Two recent developments suggest the evolution of energy-efficient home building is making strides toward the 2030 target of having all new homes built to Net Zero standards, but are we making as much progress as we need to?
The federal government, working with the provinces, has determined that building code changes to come into effect in 2030 will require new homes to be Net Zero Ready. Net Zero, put simply, is a home that produces as much energy as it consumes, in essence requiring zero energy from the provincial electrical grid. Typically, this is done through solar panels on the roof to generate the home’s own electricity.
In practice, there are times of the year in Canada when solar panels cannot create enough to power a home on demand, which means there must be storage capacity added to stockpile electricity produced until it’s needed, or there must be a give-and-take relationship with the utility that services the home to feed power back to the grid when there’s extra but then draw on the power grid when the home doesn’t produce enough, balancing out over the course of the year.
A Net Zero Ready home is one that is built to accommodate on-site energy production through a system such as solar panels (it has a beefed-up roof structure for the added weight of panels, for instance, as well as increased insulation and a tighter building envelope), but does not yet have that system installed.
While it’s becoming increasingly common to see custom homes built Net Zero, on a community level much still needs to be done.
A few Ottawa production builders have tested the waters:
- Minto Communities has built four Net Zero townhomes and a single-family home at Arcadia in Kanata as part of a pilot project with Natural Resources Canada (NRCan), and two of its dream homes for the CHEO Dream of a Lifetime lottery were Net Zero, including this year’s;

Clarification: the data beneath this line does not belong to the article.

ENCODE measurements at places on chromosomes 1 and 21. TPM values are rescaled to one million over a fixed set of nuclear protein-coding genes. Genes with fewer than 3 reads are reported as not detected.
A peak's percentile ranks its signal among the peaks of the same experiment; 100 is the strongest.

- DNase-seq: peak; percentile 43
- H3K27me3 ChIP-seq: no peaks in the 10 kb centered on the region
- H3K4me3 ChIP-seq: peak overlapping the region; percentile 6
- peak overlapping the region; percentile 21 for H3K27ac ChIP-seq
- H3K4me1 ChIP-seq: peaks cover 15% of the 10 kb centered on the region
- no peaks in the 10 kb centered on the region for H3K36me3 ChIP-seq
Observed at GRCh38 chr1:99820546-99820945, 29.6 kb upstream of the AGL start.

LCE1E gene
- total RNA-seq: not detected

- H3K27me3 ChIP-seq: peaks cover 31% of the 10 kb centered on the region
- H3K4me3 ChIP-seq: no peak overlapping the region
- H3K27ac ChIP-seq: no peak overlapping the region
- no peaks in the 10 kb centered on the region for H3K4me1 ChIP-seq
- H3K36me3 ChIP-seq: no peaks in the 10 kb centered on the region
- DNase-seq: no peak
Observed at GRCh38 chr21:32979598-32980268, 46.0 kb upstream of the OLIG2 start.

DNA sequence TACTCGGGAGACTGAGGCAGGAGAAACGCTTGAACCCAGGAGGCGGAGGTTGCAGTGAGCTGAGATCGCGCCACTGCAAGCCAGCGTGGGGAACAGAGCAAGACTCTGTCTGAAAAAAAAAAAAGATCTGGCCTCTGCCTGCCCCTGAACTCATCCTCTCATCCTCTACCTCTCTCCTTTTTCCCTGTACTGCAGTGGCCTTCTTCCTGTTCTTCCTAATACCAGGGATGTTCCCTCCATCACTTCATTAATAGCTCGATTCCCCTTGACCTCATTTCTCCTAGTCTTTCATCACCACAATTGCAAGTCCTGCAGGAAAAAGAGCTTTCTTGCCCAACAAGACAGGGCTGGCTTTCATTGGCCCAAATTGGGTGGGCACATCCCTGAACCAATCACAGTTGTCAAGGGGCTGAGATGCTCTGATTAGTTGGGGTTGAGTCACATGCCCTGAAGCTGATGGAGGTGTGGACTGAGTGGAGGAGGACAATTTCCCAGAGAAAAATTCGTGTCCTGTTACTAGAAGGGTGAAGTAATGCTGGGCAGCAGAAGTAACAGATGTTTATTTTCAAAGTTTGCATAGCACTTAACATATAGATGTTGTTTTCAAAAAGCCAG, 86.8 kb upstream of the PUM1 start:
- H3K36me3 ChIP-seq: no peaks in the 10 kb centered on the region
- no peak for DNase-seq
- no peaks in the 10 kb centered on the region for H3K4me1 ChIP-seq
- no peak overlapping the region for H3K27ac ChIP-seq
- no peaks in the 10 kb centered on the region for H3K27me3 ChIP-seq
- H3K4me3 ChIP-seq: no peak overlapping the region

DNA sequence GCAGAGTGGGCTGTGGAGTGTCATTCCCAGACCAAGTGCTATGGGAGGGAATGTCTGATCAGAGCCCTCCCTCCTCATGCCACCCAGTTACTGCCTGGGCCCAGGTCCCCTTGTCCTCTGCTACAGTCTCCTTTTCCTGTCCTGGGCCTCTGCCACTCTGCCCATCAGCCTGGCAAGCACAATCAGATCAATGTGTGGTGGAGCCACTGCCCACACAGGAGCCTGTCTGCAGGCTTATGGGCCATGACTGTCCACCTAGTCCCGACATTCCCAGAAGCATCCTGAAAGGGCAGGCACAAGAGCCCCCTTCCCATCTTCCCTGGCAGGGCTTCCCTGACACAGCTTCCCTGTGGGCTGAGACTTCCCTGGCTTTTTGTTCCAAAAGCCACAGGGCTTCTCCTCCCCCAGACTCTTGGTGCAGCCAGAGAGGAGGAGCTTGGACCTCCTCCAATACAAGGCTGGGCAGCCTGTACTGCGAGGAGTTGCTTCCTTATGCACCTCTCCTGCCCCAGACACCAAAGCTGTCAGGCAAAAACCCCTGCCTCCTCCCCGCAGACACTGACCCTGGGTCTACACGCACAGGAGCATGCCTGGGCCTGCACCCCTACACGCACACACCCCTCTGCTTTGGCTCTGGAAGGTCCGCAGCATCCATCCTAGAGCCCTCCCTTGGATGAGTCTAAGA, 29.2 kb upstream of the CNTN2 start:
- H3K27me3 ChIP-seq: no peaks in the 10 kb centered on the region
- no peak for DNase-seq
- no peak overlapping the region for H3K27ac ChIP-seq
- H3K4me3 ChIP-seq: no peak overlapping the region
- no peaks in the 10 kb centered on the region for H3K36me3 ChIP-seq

- Tartan Homes built two test homes at Poole Creek in Stittsville in 2018-2019 to work out the kinks in getting Net Zero homes into its production system;
- And one of Campanale Homes’ model homes at Callahan Estates in Arnprior is a Net Zero award winner.
But most production builders have yet to make the move toward this level of energy-efficient home building.
“I am glad to see there’s a spread of builders who have done them over the past few years,” says Jason Burggraaf, who is executive director of the Greater Ottawa Home Builders’ Association. “Each house that gets done and each new builder that takes it on helps Net Zero shift to that more mass-market setup. It’s time to get out of that pilot project stage and really make it a much more common thing.”
Two projects are looking to make that transition. On Sept. 1, RND Construction unveiled what it bills as Ottawa’s first Net Zero home development project, Farmside Green. Comprising nine singles and semi-detached homes that back onto the Experimental Farm in Carlington, Farmside Green is tiny as far as production developments go, but it does take that step forward from the custom home realm to the mass produced one when it comes to Net Zero homes.
“Farmside Green is the result of a thoughtful approach to location, design and building, something we need more of in Ottawa,” mayor Jim Watson said at the unveiling.